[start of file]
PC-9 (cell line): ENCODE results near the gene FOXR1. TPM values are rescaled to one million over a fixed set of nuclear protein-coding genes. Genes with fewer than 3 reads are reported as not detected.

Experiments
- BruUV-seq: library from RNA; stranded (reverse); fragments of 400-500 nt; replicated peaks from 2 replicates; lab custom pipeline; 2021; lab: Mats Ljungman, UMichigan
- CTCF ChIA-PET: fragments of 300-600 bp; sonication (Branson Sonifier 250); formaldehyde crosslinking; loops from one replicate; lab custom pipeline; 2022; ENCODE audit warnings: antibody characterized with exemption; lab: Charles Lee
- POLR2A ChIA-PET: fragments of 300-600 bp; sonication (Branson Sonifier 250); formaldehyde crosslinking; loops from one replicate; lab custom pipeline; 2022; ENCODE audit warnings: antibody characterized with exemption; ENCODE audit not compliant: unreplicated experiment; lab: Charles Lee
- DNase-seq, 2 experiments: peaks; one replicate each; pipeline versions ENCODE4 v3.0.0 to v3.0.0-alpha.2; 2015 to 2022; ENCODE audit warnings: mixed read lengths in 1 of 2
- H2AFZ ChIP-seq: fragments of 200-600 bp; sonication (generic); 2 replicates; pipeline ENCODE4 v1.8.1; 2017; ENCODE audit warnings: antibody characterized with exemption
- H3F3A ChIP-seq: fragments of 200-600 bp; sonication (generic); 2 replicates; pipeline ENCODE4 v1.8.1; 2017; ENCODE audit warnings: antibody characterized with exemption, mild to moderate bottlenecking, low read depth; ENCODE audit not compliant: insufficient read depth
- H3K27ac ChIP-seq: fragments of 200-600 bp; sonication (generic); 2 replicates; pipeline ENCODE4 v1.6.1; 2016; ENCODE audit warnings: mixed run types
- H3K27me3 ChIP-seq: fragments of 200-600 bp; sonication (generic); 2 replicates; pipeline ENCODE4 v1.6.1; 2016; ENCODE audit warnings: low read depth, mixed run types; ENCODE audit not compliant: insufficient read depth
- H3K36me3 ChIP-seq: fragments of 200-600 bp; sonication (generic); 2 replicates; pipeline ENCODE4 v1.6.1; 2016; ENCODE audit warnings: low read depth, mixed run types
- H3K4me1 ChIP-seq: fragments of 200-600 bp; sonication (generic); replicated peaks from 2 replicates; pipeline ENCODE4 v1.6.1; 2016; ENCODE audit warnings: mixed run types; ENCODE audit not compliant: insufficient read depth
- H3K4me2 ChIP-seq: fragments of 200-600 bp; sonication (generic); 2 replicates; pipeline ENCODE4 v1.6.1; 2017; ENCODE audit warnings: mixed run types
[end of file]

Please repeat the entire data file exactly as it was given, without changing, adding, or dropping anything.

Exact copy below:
PC-9 (cell line): ENCODE results near the gene FOXR1. TPM values are rescaled to one million over a fixed set of nuclear protein-coding genes. Genes with fewer than 3 reads are reported as not detected.

Experiments
- BruUV-seq: library from RNA; stranded (reverse); fragments of 400-500 nt; replicated peaks from 2 replicates; lab custom pipeline; 2021; lab: Mats Ljungman, UMichigan
- CTCF ChIA-PET: fragments of 300-600 bp; sonication (Branson Sonifier 250); formaldehyde crosslinking; loops from one replicate; lab custom pipeline; 2022; ENCODE audit warnings: antibody characterized with exemption; lab: Charles Lee
- POLR2A ChIA-PET: fragments of 300-600 bp; sonication (Branson Sonifier 250); formaldehyde crosslinking; loops from one replicate; lab custom pipeline; 2022; ENCODE audit warnings: antibody characterized with exemption; ENCODE audit not compliant: unreplicated experiment; lab: Charles Lee
- DNase-seq, 2 experiments: peaks; one replicate each; pipeline versions ENCODE4 v3.0.0 to v3.0.0-alpha.2; 2015 to 2022; ENCODE audit warnings: mixed read lengths in 1 of 2
- H2AFZ ChIP-seq: fragments of 200-600 bp; sonication (generic); 2 replicates; pipeline ENCODE4 v1.8.1; 2017; ENCODE audit warnings: antibody characterized with exemption
- H3F3A ChIP-seq: fragments of 200-600 bp; sonication (generic); 2 replicates; pipeline ENCODE4 v1.8.1; 2017; ENCODE audit warnings: antibody characterized with exemption, mild to moderate bottlenecking, low read depth; ENCODE audit not compliant: insufficient read depth
- H3K27ac ChIP-seq: fragments of 200-600 bp; sonication (generic); 2 replicates; pipeline ENCODE4 v1.6.1; 2016; ENCODE audit warnings: mixed run types
- H3K27me3 ChIP-seq: fragments of 200-600 bp; sonication (generic); 2 replicates; pipeline ENCODE4 v1.6.1; 2016; ENCODE audit warnings: low read depth, mixed run types; ENCODE audit not compliant: insufficient read depth
- H3K36me3 ChIP-seq: fragments of 200-600 bp; sonication (generic); 2 replicates; pipeline ENCODE4 v1.6.1; 2016; ENCODE audit warnings: low read depth, mixed run types
- H3K4me1 ChIP-seq: fragments of 200-600 bp; sonication (generic); replicated peaks from 2 replicates; pipeline ENCODE4 v1.6.1; 2016; ENCODE audit warnings: mixed run types; ENCODE audit not compliant: insufficient read depth
- H3K4me2 ChIP-seq: fragments of 200-600 bp; sonication (generic); 2 replicates; pipeline ENCODE4 v1.6.1; 2017; ENCODE audit warnings: mixed run types